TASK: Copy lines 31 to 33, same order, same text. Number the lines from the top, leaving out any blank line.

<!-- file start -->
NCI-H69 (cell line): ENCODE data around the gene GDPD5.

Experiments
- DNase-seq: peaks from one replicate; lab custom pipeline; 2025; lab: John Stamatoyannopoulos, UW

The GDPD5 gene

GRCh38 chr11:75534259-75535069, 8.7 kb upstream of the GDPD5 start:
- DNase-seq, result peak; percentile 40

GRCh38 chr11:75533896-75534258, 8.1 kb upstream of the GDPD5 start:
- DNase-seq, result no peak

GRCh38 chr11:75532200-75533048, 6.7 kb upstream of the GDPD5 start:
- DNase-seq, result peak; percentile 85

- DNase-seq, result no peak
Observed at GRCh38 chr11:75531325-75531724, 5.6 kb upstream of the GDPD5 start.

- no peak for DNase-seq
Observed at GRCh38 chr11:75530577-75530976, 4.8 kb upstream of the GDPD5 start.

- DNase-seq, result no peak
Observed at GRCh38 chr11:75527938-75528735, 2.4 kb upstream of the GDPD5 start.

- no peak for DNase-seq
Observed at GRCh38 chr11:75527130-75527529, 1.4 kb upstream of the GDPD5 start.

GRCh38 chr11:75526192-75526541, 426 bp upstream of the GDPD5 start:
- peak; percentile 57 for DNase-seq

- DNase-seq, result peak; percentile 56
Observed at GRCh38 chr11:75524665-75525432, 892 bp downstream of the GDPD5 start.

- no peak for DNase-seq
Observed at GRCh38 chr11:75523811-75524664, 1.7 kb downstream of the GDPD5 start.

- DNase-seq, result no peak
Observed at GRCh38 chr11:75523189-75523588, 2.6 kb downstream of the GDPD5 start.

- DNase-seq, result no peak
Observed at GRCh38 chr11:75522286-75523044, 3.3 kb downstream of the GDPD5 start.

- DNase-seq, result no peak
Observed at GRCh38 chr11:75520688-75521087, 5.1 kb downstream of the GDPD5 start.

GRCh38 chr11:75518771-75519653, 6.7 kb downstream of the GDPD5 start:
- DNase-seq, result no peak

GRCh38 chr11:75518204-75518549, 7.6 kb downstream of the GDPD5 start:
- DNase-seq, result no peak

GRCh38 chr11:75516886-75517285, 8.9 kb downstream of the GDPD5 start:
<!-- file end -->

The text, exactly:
GRCh38 chr11:75518771-75519653, 6.7 kb downstream of the GDPD5 start:
- DNase-seq, result no peak

GRCh38 chr11:75518204-75518549, 7.6 kb downstream of the GDPD5 start: